Academic journal article Military Review

The Most Important Thing: Legislative Reform of the National Security System

Academic journal article Military Review

The Most Important Thing: Legislative Reform of the National Security System

Article excerpt

[ILLUSTRATION OMITTED]

Don't confuse enthusiasm with capability.

--General Peter J. Schoomaker, Commander, USSOCOM, 2000

The national security system that the president uses to manage the instruments of national power, and the manner in which Congress oversees and funds the system, do not permit the agility required to protect the United States and its interests in an increasingly complex and rapidly changing world. From 9/11 and Hurricane Katrina to the wars in Afghanistan and Iraq and emerging threats to the homeland, 21st-century national security challenges demand more effective communication across traditional organizational boundaries. Meeting these challenges requires a common vision and organizational culture and better integration of expertise and capabilities.

The current national security system was based on lessons from World War II and was designed to enable the president to fight the Cold War. Many of the assumptions underpinning this system are no longer valid. The world has moved on, and the United States needs to adjust commensurately to the new realities impinging on its security. The current system gives the president a narrow range of options for dealing with national security affairs and causes an over-reliance on the military instrument of national power. The cost of not changing this system is fiscally unsustainable and could be catastrophic in terms of American lives. To make needed changes, the U.S. government requires comprehensive reform of the statutory, regulatory, and congressional oversight authorities that govern the 60-year-old national security system. The Project on National Security Reform (PNSR) was founded in September 2006 as a public-private partnership to support this reform process.

Origins of the National Security System

America's national security system was devised for a different era, when national security was primarily a function of military capabilities wielded by one department. At the time the National Security Act of 1947--legislation that established this system--was written, the U.S. had recently emerged from World War II as a virtually unchallenged industrial and economic giant. The main threat to the United States was the Soviet Union, with its emerging nuclear ballistic missile arsenal and its conventional forces parked on the borders of the U.S.'s European and Japanese allies.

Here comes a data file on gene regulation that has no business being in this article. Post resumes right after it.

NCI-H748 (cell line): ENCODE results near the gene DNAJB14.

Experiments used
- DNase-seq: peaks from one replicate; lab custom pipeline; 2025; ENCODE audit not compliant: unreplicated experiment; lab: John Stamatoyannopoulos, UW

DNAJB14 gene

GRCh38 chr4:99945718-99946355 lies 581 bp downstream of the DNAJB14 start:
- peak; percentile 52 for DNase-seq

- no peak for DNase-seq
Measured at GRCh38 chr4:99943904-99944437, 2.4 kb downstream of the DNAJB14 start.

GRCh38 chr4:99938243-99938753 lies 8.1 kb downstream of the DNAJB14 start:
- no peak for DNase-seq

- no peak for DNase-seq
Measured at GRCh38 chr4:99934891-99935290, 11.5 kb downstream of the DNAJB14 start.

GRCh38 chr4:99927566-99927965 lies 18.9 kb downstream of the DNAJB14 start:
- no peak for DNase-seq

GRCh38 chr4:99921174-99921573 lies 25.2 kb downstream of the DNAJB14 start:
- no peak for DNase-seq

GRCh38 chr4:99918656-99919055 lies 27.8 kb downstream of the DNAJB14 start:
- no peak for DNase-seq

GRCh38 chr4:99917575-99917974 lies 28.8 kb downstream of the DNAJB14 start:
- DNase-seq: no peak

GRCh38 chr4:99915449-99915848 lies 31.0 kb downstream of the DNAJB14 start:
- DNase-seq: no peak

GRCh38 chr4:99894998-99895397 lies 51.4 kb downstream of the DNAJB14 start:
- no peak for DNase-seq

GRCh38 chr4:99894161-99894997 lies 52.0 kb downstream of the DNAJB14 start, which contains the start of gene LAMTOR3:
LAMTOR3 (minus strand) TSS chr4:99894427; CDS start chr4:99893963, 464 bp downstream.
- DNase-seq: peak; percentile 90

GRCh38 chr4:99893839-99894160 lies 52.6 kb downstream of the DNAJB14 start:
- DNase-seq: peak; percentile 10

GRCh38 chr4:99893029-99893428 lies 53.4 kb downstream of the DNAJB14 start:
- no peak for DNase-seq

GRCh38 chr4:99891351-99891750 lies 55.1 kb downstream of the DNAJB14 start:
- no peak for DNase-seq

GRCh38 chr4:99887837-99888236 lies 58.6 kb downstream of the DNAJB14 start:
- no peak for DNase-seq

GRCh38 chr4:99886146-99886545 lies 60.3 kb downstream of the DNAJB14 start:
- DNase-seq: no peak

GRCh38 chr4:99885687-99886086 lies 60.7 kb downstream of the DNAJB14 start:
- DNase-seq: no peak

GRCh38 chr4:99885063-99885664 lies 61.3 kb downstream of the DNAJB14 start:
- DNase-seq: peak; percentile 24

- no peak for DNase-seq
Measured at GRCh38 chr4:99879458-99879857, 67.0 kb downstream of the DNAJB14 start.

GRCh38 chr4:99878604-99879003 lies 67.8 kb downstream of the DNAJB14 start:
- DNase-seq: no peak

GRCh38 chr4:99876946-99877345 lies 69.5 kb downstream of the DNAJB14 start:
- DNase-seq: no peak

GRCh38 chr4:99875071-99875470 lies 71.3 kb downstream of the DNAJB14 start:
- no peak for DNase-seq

With major combat operations and nuclear deterrence the principal focus of national security strategy, the national security system required only limited coordination between vertically structured departments and agencies. The architects of the national security system gave little thought to structures and processes that might be needed between departments. The National Security Council, the only body that could coordinate the activities of different departments, was an afterthought in the 1947 National Security Act.

Managing National Security in the 21st Century

Whatever its adequacy in a former era, today's national security system is a clumsy anachronism not suited for the current strategic environment. The stovepiped structure designed to mobilize industrial resources against a single peer competitor has been rendered dangerously inadequate. As noted in the Center for the Study of the Presidency's Comprehensive Strategic Reform, "The structures and doctrines the nation developed to win the Cold War have in some cases become weaknesses, many of their assumptions no longer valid." (1)

From global terrorism, cyber attacks, and challenges to the neutrality of space, to armed horsemen in Sudan, transnational religious leaders in Iraq, and ethnic cleansing in the Balkans, the challenges to national security today defy traditional categories. National security now involves a wide array of issues that can be addressed only with a broader set of highly integrated and carefully calibrated capabilities. …

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